His love for us
Sunday Recap - The Back-up Plan

A true story

Sydney and I were watching one of her favorite movies recently and she asked me if it was a true story. I told her it was not - it was just pretend. She started asking me about other videos that she watches and I told her they were all pretend. She said," We don't have a lot of true stories, mommy. Can we get some movies that are true?"

As a parent, I choose movies and videos that teach good values - being kind, sharing, obeying authority, and making good choices. We mix it up with VeggieTales and Boz the Bear as well as Barbie, Thomas the Train, and Dora/Diego. But my five year old is desiring true stories, not just truth in story form.

I find a lot of joy in reading a great novel or watching a great movie that tells a story, and as an adult, I am able to separate the truth from the fiction.  However, Sydney brings up a great point. We fill our minds with a lot of stories that may contain elements of truth, but the story itself is not true.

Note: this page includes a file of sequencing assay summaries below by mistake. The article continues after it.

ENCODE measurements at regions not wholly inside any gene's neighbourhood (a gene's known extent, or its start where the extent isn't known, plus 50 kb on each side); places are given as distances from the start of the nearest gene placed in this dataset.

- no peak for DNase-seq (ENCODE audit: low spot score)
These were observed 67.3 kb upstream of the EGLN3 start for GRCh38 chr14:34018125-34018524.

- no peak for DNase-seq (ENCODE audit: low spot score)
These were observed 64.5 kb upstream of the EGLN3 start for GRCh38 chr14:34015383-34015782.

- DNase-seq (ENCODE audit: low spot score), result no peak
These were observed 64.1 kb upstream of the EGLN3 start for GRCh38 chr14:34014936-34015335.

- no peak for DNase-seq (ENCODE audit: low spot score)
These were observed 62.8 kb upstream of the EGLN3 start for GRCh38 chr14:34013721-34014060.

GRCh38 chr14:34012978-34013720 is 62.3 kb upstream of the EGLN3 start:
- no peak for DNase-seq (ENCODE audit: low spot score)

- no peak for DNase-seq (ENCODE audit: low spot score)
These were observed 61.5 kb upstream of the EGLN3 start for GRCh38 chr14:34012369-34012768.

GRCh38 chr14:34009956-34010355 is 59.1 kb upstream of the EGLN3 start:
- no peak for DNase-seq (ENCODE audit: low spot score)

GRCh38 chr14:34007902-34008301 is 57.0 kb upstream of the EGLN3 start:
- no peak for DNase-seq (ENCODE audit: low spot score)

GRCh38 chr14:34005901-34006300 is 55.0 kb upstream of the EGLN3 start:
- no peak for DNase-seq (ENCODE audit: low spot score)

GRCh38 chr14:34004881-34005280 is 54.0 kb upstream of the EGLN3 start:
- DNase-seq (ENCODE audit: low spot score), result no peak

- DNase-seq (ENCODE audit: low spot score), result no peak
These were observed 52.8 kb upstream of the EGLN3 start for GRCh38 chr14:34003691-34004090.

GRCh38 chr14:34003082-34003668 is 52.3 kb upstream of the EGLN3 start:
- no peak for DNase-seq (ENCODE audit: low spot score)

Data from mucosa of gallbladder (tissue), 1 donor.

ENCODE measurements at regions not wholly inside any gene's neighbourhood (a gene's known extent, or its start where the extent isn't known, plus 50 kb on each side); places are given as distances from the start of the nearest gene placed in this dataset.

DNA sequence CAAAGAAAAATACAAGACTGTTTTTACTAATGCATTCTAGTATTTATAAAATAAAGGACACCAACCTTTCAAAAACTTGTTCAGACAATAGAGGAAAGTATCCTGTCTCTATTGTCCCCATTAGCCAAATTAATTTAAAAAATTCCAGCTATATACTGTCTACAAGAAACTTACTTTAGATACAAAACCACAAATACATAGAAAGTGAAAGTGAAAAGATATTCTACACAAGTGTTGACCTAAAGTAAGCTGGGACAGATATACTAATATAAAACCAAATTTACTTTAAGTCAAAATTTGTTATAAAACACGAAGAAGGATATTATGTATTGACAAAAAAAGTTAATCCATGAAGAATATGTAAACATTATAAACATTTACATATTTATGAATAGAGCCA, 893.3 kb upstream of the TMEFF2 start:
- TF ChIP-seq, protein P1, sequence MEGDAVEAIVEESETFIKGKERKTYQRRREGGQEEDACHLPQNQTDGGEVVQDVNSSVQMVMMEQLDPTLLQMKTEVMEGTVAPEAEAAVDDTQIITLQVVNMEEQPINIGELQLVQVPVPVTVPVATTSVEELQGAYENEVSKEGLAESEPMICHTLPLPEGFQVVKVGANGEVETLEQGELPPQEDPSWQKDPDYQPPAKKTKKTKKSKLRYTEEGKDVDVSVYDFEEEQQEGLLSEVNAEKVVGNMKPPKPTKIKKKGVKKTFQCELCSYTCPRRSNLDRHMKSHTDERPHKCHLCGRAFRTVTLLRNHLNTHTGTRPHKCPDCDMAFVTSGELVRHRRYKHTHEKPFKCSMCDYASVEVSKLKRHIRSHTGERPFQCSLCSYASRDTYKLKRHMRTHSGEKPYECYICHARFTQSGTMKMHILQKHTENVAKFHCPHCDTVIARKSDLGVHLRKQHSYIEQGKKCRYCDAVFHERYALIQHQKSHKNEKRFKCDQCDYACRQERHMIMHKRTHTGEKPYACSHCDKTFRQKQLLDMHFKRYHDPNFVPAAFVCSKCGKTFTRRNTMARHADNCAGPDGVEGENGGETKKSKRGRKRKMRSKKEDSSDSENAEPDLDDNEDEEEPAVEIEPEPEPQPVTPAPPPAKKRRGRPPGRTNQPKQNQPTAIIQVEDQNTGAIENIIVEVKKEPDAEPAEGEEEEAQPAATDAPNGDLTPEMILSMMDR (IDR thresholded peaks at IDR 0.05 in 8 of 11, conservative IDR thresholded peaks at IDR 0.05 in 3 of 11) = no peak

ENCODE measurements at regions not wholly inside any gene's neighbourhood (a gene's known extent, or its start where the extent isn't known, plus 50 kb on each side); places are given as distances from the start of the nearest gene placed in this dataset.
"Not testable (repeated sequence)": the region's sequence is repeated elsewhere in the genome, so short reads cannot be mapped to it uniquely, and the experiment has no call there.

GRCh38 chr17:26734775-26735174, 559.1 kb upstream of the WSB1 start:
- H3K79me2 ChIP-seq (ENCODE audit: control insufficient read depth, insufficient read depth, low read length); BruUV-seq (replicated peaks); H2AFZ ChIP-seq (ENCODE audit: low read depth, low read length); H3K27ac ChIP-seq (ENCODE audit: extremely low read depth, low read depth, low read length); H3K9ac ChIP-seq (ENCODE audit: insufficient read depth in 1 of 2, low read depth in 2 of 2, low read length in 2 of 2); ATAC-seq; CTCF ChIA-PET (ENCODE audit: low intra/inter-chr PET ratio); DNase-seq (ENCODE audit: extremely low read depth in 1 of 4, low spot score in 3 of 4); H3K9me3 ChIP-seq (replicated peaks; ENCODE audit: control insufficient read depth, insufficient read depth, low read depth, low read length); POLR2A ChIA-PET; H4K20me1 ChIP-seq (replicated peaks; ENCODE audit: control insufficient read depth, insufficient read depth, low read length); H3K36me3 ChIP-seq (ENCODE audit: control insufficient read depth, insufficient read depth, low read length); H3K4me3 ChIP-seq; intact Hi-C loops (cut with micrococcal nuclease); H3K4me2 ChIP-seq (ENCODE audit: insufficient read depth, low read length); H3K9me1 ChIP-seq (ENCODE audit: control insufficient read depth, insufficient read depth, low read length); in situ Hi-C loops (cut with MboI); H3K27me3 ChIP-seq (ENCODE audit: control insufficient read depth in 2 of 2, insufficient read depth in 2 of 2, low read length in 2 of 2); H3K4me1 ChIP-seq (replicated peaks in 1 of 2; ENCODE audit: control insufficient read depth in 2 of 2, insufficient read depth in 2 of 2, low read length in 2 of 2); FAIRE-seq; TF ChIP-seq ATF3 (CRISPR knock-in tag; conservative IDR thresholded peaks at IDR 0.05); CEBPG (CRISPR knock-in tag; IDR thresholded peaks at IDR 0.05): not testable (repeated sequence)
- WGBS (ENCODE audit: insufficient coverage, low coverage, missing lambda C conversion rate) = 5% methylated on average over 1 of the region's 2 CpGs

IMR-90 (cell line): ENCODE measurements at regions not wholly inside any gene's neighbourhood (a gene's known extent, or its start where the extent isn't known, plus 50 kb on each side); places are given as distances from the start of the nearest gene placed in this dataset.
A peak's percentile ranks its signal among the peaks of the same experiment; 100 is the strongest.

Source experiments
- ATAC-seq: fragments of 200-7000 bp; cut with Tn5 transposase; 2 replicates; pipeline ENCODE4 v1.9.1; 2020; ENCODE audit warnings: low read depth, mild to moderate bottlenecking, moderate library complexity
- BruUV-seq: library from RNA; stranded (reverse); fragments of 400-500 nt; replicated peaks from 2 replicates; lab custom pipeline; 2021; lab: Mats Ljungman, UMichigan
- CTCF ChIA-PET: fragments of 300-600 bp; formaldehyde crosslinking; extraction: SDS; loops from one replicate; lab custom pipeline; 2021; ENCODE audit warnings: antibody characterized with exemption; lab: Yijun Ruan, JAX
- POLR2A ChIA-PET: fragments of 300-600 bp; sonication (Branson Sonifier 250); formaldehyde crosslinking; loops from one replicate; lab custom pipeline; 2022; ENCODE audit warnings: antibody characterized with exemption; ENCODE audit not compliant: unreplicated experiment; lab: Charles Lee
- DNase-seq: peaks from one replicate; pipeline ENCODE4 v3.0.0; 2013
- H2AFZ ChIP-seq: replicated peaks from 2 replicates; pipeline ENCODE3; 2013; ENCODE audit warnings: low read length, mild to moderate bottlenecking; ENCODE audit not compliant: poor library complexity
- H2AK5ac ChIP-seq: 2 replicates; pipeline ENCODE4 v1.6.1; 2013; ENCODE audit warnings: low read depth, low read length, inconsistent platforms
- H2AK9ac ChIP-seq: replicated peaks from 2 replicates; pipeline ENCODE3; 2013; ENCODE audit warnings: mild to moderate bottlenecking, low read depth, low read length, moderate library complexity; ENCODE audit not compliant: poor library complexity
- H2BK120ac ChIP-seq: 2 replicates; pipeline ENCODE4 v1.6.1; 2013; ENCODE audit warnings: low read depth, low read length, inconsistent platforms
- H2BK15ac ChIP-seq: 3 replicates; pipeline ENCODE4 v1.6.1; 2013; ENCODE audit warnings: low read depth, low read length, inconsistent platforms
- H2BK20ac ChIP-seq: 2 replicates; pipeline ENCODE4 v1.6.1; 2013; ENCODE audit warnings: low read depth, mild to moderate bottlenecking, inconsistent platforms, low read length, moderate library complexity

John F. Kennedy said ,"The great enemy of the truth is very often not the lie -- deliberate, contrived and dishonest -- but the myth -- persistent, persuasive and unrealistic."

Is the fact that the story is fictional maybe communicating that the truths it is teaching are fictional as well? I am not suggesting a ban of ALL movies that are not true in our home, but it is making me think about what we watch and what I buy.

We bought Dave and the Giant Pickle the other night which is the story of David and Goliath from the Bible as told by VeggieTales. I explained that Goliath was not a pickle but a person, she was like, "Mom, I know..." But I told her, THIS was a true story of what a small boy did because He believed that God was able to do anything. She has wore out that DVD.

It has made me think and we will engage a lot more now about this rather than me just assuming that because there are elements of truth in the story, it is communicating truth to her.

Talk to me here. What do you think?